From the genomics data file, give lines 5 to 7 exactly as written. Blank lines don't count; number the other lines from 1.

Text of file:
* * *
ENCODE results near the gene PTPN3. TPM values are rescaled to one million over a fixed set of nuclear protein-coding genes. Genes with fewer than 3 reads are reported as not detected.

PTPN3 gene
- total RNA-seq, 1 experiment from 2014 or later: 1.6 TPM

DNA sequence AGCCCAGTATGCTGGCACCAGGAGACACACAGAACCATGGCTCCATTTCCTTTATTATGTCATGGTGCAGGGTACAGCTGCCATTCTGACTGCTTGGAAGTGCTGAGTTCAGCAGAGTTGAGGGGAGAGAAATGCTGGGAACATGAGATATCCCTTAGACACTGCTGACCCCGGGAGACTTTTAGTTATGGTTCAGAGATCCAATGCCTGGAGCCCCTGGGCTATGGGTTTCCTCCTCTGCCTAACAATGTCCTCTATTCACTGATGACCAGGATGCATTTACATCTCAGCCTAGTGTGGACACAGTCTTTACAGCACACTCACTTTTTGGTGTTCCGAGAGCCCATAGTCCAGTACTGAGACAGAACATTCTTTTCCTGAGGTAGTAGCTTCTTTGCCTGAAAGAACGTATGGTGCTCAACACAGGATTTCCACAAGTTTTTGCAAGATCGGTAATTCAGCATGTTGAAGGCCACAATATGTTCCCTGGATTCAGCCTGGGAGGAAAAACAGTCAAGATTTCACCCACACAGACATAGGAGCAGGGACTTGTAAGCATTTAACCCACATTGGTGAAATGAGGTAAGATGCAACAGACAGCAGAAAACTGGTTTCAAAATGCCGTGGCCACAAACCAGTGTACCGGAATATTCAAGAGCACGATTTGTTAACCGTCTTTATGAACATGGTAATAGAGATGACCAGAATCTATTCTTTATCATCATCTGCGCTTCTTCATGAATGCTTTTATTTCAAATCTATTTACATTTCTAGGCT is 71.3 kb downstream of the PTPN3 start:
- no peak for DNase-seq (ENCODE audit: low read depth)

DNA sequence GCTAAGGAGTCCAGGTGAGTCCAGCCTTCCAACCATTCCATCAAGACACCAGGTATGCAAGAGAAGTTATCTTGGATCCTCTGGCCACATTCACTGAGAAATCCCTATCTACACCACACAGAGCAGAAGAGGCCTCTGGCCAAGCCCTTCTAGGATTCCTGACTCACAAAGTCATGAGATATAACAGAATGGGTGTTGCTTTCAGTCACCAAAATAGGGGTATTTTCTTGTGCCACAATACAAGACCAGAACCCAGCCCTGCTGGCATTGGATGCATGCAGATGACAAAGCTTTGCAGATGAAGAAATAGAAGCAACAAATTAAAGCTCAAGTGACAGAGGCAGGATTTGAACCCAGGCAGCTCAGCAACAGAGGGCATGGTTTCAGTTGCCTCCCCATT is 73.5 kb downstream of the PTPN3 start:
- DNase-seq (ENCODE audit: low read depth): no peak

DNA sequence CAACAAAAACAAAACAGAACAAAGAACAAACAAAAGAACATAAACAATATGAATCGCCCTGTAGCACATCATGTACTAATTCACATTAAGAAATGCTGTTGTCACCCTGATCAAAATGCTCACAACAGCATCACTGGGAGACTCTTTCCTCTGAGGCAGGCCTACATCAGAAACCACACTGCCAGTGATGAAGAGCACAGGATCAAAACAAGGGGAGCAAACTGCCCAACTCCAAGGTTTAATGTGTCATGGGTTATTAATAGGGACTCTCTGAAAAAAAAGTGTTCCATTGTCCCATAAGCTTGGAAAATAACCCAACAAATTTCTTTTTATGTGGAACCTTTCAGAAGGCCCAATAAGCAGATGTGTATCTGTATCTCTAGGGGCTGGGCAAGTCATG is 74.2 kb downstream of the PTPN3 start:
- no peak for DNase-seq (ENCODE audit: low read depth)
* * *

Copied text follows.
- no peak for DNase-seq (ENCODE audit: low read depth)

DNA sequence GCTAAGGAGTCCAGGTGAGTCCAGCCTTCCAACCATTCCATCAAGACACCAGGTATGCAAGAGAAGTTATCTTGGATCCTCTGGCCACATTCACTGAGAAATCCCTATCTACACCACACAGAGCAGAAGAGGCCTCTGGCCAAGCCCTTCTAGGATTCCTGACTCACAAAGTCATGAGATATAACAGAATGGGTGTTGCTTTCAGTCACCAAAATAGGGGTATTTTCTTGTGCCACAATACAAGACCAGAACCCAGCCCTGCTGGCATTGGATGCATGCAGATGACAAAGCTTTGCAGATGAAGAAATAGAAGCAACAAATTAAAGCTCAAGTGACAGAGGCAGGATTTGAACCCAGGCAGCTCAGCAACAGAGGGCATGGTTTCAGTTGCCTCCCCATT is 73.5 kb downstream of the PTPN3 start:
- DNase-seq (ENCODE audit: low read depth): no peak